The $500 Drip

The $500 Drip

[lead dropcap="yes"]Last week, we started hearing a constant drip, drip, drip from the bathroom faucet.1 It wasn’t even a slow drip, but a quick one that I knew was wasting a lot of water.[/lead]

So on Saturday, I wanted to go to Home Depot to get some replacement parts, but first I needed to determine whether it was the hot faucet or the cold one and what kind of faucet it is (compression, ball, cartridge, etc.). So I tried turning off first the cold water supply valve and then the hot one to see which one caused the drip to stop.

The cold water faucet was the culprit, but I couldn’t turn off the the hot water supply. I put as much torque into it as I dared, but it wouldn’t completely close. That would be bad if I ever had a real leak, but it wasn’t of immediate concern, so I left a message by email with our plumber. Then I put that aside and I took out the old cartridge from the cold faucet and headed to the Home Depot…

…where I was confronted with the wall of faucet parts. I need to let you in on one important detail: Before we bought our home it was renovated by a flipper, which means they used the least expensive “contractor special” parts available for everything, faucet included. So as I stared at all the replacement parts, I had no clue which to choose. I stood there for 20 minutes, comparing the original cartridge in my hand to every possible one I could find that looked similar. Finally, I just picked the one that looked the closest, although they weren’t identical, and prayed for the best.

I got home and put the new cartridge into the faucet, put everything back together and it fit!

Except the faucet was backwards. By which I mean when you turned it to the “on” position, the water stopped and when you turned it “off” the water flowed. It turns out I’d purchased the cartridge for the hot water faucet, which of course is reversed. But the drip had stopped! At this point, I wasn’t making another trip back to the Depot of Homes and so I just ordered the cold water version on Amazon.2 We could survive with a backward faucet until Tuesday.

Meanwhile, the plumber got back to me and said he’d come by on Monday. That morning, as I cleaned out the cabinet under the sink for him, I noticed some of the items were wet. That was my next bad omen, but I was willing to take a trip up “de Nile” and pretend it was condensation or something. When he showed up, I explained why the faucet was backward and he had the professionalism not to laugh at me outright or shake his head at my idiocy. He did have a few choice words for the renovator/flipper’s PVC pipework under the sink, but he assured me he’d sweat the broken valve off quickly and put a new one in its place.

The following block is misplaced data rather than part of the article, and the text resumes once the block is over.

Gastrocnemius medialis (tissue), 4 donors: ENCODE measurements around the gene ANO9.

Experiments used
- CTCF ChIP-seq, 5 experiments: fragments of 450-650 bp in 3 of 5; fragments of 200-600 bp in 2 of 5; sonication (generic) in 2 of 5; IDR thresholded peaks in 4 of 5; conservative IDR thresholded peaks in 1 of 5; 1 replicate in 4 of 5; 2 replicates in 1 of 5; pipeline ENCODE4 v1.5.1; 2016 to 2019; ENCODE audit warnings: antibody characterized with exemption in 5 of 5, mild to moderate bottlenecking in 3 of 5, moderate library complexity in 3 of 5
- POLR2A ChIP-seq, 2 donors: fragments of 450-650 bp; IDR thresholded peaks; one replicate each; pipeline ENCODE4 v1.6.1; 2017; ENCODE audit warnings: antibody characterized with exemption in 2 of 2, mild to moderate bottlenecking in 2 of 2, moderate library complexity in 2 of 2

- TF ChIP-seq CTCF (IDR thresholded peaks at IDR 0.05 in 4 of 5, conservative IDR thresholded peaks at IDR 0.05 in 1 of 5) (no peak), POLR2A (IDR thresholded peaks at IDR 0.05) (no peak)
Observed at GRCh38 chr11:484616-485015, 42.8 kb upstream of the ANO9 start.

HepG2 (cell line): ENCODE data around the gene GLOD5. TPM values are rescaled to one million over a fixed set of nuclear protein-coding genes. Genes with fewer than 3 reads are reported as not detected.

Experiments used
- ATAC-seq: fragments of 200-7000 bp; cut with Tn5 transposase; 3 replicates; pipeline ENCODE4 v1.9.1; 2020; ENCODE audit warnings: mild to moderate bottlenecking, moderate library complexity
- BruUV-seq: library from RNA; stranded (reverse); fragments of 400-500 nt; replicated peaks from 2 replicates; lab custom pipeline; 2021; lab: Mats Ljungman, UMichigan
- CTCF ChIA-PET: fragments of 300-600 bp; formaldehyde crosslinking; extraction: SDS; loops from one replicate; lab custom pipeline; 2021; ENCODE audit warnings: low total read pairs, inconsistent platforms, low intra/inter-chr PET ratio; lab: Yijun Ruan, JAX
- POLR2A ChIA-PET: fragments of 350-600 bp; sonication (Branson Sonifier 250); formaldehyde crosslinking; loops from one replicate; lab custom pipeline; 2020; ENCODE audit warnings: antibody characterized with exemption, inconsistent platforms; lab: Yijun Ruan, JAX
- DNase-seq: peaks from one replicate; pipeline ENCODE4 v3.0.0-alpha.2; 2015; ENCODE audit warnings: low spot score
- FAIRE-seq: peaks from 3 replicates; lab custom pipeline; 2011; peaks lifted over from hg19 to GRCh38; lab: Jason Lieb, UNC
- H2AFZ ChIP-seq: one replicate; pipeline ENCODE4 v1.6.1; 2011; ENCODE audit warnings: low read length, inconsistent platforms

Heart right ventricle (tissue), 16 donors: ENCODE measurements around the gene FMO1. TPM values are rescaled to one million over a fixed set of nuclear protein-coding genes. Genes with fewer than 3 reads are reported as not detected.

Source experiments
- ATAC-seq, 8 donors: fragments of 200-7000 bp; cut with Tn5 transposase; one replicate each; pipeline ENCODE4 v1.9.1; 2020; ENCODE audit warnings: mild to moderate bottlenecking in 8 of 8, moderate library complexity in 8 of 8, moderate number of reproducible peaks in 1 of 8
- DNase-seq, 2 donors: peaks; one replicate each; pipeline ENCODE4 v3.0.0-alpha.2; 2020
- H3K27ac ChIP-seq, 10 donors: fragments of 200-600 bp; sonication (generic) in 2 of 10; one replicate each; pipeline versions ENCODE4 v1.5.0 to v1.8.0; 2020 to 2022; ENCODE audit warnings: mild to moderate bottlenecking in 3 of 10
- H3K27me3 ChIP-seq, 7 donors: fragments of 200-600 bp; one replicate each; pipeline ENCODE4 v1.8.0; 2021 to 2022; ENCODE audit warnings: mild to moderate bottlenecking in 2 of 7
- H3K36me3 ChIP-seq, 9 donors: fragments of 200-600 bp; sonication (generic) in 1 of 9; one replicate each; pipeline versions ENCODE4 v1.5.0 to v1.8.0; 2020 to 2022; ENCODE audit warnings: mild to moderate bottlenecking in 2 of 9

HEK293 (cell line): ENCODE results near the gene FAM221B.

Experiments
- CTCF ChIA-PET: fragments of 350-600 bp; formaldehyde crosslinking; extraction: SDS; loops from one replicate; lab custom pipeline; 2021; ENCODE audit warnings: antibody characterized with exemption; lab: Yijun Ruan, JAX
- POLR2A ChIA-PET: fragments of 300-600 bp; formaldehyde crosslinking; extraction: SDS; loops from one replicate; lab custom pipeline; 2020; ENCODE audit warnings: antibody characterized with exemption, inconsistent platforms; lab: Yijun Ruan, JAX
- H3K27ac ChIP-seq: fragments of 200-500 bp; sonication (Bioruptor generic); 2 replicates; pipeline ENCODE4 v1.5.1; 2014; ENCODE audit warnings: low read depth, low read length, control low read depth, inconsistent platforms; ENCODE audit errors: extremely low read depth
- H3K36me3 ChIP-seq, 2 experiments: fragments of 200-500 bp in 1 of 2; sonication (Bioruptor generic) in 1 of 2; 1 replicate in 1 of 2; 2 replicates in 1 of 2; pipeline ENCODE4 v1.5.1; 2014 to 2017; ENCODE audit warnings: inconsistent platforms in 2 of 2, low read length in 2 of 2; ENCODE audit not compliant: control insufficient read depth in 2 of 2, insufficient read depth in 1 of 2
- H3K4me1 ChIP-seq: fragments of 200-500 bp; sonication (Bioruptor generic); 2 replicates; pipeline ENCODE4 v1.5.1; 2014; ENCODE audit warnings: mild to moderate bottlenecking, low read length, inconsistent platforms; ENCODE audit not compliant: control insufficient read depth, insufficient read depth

I went off to my office to work until he came to find me a bit later. It turns out that the drain stop was the source of the leak under the sink and while he was trying to fix it, the thing broke off. Normally, he’d have some bits and bobs of old faucet sets in his truck and he’d just pop one of those in there, but his less-than-brilliant assistant had cleaned out the truck. So now we’d need to buy a whole new faucet because you can’t just buy the drain stopper bit, and off he went to the plumber’s supply store.

Which means that the leaky faucet I’d fixed and whose (second) replacement cartridge was still on the way from Amazon was going away anyway. Meanwhile, after the plumber got back getting the new faucet in and dealing with the original Franken-plumbing took a couple more billable hours.

So here I am with a shiny new faucet, a replacement cartridge fresh from Amazon ($10), the other replacement cartridge the Lord knows where in the trash somewhere, and a bill for plumbing work for $450.

But no drip!

  1. Yes the bathroom. We are seven people in a small ranch-style, single-bathroom house.
  2. Because now I had a part number and manufacturer, which I didn’t have before.

Image Credit

  • dripping-tap-1250752.cc04712c749a4605acac5e8e43e94828: FreeImages.com | CC 0
Written by
Domenico Bettinelli

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